Early Roots of 4-H Education Philosophy

The following story is from the July 2015 issue of the 4-H History Preservation Newsletter

During the 1890s, progressive educators were beginning to promote the idea that teachers need to be teaching more than the three Rs (readin’, ‘ritin’ and ‘rithmetic). In fact, M. Buisson of the French Ministry of Education, speaking at the International Congress of Education at Chicago on July 26, 1893, said: “Let the school teach, we say, what is most likely to prepare the child to be a good citizen, an intelligent and active man. Not by the means of the three Rs, but rather by the means of the three Hs – head, heart and hand – and make him fit for self-government, self-control and self-help, a living, a thinking being.” (Page 263 of the proceedings of the National Education Association for 1893)

A few educators were beginning to grasp what Buisson was talking about. Liberty Hyde Bailey, a naturalist at Cornell, was offering nature studies to young people in the 1890s that closely resembled 4-H work of later years. Perry Holden, known as the father of hybrid corn and the nation’s first agronomist, first at the University of Illinois and then at Iowa State College, was almost evangelical in his quest to get small businessmen and bankers involved in financially supporting young people with project loans. At the turn of the century, a few superintendents of schools and some of the landgrant colleges were coming on board. In 1902, W. M. Beardshear, President of Iowa State College and President of the National Education Association, gave a speech on “The Three Hs in Education” and stated “We are coming to embody Buisson’s definition of education, and harmoniously build up the character of the child.” Yet, there was no organized plan, no organized movement. It seems almost as if it happened through “little clusters of people” standing around talking about these three Hs, nodding their heads up and down and saying, “this is a good idea,” but it was moving ever so slowly. What they drastically needed was a great public relations person, a person who could present their case to the media. But 4-H promotion and visibility was not yet on the horizon.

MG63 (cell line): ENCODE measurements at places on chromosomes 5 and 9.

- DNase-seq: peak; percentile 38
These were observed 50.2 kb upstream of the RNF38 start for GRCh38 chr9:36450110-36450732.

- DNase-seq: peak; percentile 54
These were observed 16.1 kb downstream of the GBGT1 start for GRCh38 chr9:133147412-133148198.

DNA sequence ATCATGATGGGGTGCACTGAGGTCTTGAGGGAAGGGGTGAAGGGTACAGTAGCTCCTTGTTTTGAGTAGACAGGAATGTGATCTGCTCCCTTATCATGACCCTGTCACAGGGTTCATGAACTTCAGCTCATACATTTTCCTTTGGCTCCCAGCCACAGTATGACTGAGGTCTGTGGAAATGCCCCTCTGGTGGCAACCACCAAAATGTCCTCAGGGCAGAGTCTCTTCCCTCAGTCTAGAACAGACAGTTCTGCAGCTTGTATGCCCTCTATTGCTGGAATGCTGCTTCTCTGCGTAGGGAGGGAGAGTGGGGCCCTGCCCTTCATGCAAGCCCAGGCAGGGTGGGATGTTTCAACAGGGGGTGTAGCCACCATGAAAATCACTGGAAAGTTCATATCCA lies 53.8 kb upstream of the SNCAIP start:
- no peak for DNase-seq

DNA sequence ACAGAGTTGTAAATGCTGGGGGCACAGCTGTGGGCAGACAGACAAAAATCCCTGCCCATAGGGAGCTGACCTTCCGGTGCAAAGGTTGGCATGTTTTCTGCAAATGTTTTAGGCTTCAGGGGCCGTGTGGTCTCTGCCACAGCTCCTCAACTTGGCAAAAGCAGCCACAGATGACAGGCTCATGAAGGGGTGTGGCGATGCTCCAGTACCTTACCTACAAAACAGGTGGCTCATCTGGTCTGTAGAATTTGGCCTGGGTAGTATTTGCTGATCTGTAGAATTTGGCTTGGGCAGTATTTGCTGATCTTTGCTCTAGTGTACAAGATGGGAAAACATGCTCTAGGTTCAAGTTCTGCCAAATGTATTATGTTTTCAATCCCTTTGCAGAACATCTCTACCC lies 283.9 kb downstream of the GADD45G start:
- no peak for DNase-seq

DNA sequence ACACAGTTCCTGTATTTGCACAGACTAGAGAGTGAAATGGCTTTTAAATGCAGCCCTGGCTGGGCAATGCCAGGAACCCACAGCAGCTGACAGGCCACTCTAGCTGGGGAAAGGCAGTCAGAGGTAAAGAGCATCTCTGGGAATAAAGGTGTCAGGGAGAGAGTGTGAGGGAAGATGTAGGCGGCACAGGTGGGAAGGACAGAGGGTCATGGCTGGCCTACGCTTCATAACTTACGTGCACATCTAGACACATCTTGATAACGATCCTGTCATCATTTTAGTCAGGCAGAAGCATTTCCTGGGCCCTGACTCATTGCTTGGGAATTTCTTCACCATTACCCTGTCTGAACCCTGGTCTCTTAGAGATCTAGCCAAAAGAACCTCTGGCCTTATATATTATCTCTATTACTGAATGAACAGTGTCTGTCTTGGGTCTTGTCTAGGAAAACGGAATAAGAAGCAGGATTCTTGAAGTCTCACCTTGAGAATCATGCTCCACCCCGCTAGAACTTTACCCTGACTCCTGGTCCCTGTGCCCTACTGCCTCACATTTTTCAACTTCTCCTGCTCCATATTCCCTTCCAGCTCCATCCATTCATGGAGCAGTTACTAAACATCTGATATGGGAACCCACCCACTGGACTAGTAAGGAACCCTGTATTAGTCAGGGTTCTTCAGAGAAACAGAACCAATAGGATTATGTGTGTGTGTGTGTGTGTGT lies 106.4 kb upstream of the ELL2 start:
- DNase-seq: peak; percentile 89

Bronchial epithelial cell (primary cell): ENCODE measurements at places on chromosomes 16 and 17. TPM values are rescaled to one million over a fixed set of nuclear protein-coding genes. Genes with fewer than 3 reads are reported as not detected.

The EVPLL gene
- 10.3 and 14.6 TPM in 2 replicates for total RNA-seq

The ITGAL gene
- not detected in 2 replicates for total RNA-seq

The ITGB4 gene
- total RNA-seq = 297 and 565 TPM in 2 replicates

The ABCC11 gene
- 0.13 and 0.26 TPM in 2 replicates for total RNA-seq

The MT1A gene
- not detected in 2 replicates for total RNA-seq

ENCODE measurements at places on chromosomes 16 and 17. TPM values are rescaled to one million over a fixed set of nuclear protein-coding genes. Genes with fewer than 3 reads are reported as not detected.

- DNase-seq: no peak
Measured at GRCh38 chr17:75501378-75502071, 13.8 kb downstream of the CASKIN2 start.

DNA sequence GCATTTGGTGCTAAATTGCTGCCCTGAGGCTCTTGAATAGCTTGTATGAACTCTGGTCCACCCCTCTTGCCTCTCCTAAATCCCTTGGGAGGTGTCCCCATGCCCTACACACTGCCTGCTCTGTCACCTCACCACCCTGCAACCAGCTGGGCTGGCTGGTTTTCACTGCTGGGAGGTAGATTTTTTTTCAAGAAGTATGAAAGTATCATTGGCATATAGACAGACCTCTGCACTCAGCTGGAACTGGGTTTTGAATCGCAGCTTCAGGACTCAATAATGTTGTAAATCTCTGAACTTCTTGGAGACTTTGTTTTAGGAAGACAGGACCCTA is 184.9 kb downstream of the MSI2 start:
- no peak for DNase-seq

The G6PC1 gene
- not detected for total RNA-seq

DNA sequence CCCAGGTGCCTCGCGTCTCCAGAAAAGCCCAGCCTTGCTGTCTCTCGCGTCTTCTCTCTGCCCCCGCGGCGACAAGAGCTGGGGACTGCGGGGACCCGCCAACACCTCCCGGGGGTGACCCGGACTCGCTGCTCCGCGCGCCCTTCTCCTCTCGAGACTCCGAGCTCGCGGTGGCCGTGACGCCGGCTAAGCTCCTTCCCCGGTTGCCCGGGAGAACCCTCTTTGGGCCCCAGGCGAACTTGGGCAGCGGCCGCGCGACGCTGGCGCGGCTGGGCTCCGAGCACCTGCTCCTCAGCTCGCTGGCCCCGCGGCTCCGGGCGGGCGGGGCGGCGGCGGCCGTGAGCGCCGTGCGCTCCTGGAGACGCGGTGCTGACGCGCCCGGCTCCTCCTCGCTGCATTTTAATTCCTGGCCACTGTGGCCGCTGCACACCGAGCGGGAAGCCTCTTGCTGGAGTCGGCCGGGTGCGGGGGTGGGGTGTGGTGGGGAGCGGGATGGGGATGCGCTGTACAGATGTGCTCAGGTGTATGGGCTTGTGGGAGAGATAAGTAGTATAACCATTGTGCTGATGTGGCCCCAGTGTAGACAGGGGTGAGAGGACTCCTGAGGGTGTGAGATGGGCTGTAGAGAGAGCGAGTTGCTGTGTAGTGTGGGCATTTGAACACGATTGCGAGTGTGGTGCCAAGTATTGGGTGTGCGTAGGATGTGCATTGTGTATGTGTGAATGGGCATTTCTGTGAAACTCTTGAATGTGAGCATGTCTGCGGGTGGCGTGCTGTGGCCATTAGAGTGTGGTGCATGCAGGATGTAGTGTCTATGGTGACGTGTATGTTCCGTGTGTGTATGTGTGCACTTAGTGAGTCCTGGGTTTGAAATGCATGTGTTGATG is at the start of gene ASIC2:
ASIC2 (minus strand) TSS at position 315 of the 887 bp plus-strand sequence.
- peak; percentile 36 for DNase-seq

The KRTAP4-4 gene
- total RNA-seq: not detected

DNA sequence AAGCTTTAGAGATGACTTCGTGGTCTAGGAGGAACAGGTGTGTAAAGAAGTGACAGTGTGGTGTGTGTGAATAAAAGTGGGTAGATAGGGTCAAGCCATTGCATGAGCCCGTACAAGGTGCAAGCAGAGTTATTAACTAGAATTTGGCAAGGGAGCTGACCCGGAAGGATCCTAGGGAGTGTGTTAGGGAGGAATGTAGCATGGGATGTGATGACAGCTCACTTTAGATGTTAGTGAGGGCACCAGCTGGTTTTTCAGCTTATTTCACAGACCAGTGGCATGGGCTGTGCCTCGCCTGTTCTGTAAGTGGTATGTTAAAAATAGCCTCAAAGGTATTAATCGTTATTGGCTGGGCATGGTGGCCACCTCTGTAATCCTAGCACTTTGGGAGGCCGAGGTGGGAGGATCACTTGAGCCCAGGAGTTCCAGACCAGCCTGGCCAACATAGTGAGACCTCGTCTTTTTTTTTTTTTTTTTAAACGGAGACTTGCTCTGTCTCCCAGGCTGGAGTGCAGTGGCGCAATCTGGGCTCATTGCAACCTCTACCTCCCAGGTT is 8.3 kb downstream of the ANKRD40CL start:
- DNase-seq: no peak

P_Holden L_H_Bailey W_M_Bearshear